We all want to mark important events in our lives - new arrivals in the family, weddings and partnerships - and, of course, to commemorate those we have loved when they die. For those with no religious beliefs, it's important to mark these occasions in ways that are consistent with their principles.
Humanist ceremonies mark these special occasions with honesty, warmth and shared love and affection. They are not generic. They are unique and personal, appropriate to the lives of the people involved. They are created especially for each occasion by an individual or a family, along with a humanist celebrant, who helps guide the process of creating the ceremony. Beyond the appropriate legal requirements, there are no special rules or particular things that need to be observed.
Humanist ceremonies celebrate all that is encompassed in the definition of Humanism used by the British Humanist Association: "Humanism is the view that we can make sense of the world using reason, experience and shared human values and that we can live good lives without religious or superstitious beliefs. Humanists seek to make the best of the one life we have by creating meaning and purpose for ourselves. We choose to take responsibility for our actions and work with others for the common good."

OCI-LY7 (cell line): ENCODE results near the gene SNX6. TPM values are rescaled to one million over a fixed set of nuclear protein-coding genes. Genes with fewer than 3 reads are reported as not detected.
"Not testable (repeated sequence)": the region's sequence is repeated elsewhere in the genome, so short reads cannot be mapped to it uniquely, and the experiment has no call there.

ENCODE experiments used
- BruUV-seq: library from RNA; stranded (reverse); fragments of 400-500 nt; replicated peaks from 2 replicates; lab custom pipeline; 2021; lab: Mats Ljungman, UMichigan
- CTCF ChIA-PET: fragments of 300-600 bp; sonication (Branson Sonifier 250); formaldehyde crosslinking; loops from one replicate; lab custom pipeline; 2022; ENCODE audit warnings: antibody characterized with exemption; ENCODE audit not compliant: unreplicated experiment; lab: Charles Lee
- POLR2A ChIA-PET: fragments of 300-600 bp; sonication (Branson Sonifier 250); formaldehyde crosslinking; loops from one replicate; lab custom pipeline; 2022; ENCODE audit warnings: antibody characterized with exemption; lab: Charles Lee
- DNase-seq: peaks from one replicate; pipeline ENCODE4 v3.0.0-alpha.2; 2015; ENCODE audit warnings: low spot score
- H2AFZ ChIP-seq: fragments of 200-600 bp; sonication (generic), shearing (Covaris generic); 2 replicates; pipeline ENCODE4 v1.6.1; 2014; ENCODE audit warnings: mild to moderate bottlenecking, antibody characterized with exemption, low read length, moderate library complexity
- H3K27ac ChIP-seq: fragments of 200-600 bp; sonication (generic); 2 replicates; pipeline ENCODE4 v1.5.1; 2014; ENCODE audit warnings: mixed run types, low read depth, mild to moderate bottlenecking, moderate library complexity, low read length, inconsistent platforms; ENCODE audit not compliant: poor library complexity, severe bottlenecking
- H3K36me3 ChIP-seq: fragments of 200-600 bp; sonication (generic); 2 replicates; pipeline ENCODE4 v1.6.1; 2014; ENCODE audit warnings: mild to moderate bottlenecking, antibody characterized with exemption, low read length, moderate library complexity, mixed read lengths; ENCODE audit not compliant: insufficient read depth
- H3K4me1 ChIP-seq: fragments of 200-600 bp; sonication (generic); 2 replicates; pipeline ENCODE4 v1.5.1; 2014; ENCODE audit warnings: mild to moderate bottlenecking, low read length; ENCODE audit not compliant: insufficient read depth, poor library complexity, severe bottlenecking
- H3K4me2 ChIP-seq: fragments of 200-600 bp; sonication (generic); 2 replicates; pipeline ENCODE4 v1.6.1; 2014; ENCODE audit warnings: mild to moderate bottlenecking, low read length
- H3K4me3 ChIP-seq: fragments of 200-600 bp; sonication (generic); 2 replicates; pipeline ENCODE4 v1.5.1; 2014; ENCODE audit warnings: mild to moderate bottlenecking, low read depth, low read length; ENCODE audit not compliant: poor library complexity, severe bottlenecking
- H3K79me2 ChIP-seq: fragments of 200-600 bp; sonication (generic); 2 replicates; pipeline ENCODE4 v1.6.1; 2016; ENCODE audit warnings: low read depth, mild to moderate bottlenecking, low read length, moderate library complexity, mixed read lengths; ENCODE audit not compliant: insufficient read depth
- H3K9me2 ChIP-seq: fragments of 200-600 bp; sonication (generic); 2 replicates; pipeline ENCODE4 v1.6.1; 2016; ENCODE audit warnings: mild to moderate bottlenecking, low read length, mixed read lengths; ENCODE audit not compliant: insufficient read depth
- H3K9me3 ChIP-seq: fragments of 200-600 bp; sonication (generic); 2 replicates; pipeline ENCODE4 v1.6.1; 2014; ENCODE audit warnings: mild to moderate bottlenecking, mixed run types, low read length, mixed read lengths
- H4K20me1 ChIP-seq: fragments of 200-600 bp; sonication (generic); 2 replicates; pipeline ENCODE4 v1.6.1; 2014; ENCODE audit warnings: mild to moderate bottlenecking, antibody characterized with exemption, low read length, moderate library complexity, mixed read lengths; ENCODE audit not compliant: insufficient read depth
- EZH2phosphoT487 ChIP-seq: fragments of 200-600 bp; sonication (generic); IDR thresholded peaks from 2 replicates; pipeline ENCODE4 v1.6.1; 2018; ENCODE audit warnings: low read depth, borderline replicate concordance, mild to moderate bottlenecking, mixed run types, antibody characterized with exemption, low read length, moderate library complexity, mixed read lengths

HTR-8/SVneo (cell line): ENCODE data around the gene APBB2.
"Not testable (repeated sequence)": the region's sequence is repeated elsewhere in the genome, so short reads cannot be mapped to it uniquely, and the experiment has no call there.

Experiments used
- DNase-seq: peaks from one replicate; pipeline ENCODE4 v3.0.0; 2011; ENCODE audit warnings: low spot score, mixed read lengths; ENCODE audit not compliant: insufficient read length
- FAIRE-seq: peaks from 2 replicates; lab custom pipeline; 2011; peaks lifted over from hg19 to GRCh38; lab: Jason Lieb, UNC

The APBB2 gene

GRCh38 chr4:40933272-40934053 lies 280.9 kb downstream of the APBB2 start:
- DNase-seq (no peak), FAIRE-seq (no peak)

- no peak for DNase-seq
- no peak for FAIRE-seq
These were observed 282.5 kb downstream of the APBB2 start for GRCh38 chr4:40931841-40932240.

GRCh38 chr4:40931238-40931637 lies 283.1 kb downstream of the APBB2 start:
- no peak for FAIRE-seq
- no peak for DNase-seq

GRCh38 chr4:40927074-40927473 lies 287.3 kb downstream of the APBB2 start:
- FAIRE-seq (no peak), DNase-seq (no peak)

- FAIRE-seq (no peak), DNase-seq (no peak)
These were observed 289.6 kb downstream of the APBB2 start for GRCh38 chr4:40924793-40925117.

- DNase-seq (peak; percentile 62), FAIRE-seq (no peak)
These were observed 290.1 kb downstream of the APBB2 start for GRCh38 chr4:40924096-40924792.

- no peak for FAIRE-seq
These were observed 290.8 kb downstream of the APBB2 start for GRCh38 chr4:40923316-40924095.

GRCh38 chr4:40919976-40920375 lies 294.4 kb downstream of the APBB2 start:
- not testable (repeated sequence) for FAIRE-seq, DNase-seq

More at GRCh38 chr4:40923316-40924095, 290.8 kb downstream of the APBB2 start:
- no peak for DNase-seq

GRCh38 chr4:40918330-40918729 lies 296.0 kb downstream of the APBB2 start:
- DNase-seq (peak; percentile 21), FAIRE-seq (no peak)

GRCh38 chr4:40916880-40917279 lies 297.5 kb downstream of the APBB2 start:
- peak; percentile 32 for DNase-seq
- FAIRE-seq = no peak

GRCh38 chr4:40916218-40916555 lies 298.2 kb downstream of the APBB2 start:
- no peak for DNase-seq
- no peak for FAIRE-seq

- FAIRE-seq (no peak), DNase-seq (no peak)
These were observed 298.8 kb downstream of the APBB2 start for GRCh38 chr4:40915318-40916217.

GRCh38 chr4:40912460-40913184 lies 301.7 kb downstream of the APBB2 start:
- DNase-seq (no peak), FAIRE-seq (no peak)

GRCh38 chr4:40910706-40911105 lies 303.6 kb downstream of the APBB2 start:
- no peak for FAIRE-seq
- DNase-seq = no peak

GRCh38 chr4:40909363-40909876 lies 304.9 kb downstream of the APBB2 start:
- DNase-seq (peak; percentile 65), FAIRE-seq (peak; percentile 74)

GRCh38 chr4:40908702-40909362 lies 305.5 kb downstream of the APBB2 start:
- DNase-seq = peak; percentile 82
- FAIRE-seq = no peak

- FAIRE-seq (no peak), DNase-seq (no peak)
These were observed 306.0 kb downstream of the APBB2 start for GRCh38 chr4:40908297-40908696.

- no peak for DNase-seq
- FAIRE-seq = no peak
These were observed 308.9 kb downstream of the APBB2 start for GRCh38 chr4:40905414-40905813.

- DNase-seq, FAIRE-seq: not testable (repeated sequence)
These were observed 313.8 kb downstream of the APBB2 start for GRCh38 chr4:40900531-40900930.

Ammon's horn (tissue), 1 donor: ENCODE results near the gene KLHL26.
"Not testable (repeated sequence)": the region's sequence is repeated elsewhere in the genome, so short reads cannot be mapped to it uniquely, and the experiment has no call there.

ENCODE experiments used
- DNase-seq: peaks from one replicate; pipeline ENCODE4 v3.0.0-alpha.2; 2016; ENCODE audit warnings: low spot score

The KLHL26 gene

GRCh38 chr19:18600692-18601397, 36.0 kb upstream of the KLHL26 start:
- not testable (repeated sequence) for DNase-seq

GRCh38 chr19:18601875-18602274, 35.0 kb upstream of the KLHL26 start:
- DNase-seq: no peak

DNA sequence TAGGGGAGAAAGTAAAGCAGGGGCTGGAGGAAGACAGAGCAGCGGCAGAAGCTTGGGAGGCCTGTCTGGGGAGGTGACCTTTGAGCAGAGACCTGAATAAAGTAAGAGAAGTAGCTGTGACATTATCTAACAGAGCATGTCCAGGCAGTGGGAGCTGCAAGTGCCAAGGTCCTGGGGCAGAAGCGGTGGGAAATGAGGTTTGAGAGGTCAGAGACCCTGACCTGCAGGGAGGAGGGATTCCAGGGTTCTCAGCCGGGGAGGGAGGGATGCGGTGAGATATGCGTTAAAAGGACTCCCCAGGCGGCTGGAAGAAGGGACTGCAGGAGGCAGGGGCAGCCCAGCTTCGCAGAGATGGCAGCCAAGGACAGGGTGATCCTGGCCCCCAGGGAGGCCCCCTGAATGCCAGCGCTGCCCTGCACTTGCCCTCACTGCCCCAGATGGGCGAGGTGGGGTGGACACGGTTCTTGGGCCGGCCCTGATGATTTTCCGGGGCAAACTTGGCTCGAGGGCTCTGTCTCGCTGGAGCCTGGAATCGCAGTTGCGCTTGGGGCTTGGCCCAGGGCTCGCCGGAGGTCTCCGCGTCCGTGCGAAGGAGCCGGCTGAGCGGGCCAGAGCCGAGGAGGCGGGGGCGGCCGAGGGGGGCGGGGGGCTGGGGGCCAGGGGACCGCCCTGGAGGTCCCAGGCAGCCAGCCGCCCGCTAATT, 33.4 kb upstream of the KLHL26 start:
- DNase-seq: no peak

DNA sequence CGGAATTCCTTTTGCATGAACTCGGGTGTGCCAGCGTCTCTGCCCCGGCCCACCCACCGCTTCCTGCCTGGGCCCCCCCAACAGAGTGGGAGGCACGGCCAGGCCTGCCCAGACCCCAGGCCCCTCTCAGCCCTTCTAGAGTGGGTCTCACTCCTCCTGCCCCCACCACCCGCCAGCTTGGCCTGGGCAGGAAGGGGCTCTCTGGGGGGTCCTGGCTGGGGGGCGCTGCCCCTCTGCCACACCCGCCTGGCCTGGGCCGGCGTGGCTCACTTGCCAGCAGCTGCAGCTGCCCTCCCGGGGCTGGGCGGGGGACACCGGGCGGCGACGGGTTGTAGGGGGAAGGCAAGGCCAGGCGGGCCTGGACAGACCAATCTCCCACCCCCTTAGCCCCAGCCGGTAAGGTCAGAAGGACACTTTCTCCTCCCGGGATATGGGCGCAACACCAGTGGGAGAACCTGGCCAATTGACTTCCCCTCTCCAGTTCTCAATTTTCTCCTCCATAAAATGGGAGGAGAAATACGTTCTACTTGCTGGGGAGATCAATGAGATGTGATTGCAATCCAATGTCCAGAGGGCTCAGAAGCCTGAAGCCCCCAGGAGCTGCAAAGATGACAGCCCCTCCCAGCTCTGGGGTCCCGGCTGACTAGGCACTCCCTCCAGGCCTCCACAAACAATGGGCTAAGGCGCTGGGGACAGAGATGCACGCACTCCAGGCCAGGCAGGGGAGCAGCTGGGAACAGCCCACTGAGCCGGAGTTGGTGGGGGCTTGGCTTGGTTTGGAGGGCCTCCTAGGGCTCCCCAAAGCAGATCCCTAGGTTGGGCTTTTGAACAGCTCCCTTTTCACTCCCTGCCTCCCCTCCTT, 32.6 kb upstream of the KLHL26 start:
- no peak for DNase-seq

Families and groups of people with mixed religious beliefs often choose humanist ceremonies because they can all agree on the non-religious and personalised content.
BHA accredited celebrants will be happy to conduct non-religious ceremonies for funerals and memorials; for births and adoptions; for weddings, including civil partnerships for same-sex couples; and for general civic occasions.
You can also contact the BHA on: 020 7079 3582 or email email@example.com
The BHA publishes practical guidelines about the three main ceremonies, to help families and inexperienced practitioners: 'New Arrivals', 'Sharing the Future' and 'Funerals Without God'. These can be ordered from the BHA office - email firstname.lastname@example.org or ring 020 7079 3580.
This page was up to date on 19/04/2013.